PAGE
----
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The formula under discussion is this:

$$ \frac{d}{dx} [ \log_b x] = \frac {1}{x \ln b}$$

The author does not derive the formula completely, instead he states that:

$$\frac {d}{dx} [\log_b x ] = \frac {d}{dx} \left[\frac{\ln x}{\ln b}\right] \qquad\qquad (1)$$

I understand it up to this. You let $\log_b x$ equal to $y$ and then $y$ can be rewritten as $b^y$ and it equals $x.$ After that simply taking the natural log on both sides will arrange it into the form expressed in (1).

However after this the author states:

$$ \frac {d}{dx} \left[\frac{\ln x}{\ln b}\right] = \frac{1}{\ln b} \frac{d}{dx} [\ln x]$$

This is the step that I don't understand. I would suppose that the quotient rule would be applied but that just makes it all very weird and I can't get the L.H.S.

I would appreciate if anyone can explain what is exactly happening here.

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In these steps, $b$ is a constant. It is the base of the logarithm. You can take a constant out when you differentiating, and so you get the last step, where

$$\frac{d}{dx}\frac{\ln{x}}{\ln{b}}=\frac{1}{\ln{b}}\frac{d}{dx}\ln{x}$$

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  • $\begingroup$ Jeez how did I miss this. Thanks a lot man. $\endgroup$ – Arkilo Jun 20 '19 at 18:13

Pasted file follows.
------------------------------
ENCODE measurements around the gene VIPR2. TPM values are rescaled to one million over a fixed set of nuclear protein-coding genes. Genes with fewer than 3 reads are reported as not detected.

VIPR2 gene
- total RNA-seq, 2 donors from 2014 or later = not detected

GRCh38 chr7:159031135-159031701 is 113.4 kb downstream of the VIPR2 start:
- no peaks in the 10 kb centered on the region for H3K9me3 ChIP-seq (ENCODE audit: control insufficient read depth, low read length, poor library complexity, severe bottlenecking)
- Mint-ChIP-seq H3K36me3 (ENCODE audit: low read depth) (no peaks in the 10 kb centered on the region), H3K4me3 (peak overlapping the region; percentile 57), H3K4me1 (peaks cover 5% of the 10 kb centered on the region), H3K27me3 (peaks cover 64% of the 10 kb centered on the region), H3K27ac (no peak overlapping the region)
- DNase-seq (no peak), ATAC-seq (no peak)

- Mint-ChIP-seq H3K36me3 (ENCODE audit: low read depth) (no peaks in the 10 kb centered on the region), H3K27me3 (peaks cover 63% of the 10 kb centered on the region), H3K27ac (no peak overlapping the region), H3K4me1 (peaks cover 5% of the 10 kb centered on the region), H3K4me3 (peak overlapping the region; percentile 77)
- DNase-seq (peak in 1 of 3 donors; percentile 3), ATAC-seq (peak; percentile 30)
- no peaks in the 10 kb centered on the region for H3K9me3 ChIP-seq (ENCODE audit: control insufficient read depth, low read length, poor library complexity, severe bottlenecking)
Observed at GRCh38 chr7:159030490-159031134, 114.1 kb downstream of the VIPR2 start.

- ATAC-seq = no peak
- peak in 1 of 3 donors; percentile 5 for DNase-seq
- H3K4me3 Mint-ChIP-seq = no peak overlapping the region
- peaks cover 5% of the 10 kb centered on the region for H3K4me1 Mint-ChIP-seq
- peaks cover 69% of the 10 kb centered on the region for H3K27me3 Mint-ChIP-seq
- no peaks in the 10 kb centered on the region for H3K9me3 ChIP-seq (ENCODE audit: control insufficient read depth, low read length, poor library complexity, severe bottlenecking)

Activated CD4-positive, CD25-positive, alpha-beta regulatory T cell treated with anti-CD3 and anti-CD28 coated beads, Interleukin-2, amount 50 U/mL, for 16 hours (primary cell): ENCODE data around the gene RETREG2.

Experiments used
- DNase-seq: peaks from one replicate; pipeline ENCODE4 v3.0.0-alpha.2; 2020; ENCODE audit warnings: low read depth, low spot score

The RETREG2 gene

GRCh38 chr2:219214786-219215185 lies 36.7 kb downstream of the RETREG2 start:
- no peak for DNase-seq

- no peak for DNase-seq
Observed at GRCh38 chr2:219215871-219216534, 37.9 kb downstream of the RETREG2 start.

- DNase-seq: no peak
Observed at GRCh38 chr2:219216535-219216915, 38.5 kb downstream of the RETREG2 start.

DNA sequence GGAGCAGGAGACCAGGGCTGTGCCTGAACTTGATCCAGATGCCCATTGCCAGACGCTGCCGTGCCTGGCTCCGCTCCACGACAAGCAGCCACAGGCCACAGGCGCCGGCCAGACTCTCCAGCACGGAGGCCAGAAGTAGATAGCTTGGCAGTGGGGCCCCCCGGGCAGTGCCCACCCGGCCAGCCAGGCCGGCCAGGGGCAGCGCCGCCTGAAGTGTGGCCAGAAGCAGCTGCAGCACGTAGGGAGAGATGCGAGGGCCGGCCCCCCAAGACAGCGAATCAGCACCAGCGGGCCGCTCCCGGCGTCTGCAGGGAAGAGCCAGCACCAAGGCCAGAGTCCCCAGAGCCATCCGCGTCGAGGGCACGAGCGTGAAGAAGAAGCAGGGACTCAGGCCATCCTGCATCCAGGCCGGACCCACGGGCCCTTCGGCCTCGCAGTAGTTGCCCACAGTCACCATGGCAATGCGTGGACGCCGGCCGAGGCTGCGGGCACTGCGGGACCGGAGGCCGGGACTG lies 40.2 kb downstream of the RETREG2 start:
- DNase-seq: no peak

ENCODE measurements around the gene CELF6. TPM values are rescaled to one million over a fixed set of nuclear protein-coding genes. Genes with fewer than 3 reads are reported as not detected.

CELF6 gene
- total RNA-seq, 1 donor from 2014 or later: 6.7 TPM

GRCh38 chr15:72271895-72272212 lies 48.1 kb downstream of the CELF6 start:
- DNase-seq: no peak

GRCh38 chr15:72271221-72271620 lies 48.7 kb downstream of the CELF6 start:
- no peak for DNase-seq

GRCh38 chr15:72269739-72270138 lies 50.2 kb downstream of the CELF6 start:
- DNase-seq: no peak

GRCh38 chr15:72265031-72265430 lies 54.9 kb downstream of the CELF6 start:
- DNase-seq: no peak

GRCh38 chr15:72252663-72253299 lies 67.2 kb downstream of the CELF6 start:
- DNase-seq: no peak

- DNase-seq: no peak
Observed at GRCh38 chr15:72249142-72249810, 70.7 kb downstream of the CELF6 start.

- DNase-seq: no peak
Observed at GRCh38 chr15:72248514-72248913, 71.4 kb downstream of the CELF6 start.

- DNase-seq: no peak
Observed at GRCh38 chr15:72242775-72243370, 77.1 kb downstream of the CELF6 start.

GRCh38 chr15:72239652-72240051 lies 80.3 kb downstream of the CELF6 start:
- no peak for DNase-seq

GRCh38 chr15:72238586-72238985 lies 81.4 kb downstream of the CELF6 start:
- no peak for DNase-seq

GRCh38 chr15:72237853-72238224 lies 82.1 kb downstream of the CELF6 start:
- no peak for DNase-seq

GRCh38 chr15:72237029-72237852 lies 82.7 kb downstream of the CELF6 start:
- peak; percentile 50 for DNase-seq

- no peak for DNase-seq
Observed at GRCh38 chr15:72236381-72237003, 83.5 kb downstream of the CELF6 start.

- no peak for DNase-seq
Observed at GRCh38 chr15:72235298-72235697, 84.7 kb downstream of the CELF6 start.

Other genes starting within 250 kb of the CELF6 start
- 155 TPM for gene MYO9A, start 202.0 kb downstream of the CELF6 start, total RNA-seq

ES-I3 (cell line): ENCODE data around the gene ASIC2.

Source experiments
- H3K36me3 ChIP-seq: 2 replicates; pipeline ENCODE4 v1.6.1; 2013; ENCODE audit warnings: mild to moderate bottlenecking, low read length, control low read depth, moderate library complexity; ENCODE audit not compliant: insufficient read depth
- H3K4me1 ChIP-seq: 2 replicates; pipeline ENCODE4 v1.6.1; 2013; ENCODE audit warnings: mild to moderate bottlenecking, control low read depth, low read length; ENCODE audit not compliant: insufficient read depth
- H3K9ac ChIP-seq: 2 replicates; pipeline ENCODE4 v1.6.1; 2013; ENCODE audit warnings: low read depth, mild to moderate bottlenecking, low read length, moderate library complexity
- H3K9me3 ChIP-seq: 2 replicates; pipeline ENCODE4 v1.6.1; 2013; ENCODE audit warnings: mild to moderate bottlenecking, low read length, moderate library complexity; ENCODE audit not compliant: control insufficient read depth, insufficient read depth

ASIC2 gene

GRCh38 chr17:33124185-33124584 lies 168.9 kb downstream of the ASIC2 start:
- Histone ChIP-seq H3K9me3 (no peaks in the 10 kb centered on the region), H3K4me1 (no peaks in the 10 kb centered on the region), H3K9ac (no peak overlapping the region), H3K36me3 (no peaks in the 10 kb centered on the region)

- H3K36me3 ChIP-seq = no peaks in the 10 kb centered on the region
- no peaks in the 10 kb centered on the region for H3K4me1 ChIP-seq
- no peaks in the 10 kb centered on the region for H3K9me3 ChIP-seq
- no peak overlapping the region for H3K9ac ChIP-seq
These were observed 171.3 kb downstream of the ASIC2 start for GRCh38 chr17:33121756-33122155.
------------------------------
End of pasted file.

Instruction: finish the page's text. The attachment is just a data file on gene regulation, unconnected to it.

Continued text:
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He uses the rule that $$\log_{b}{x}=\frac{\ln(x)}{\ln(b)}$$ for $$b>0$$ and $$b\ne 1$$ and $b$ is constant, so we can write $$\left(\frac{\ln(x)}{\ln(b)}\right)'=\frac{1}{\ln(b)}(\ln(x))'=\frac{1}{x\ln(b)}$$'

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This is simply an application of $\frac{d}{dx}(kf(x)) = k\frac{d}{dx}(f(x))$, where $k$ is a constant. Here $\frac{1}{\ln b}$ is a constant.

This is a basic "rule" in differentiation. You can, of course, show it with either product or quotient rule, but there's no need to.

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  • $\begingroup$ Yeah I weirdly know all the rules but I wasn't paying attention to the fact that b is a constant. $\endgroup$ – Arkilo Jun 20 '19 at 18:27

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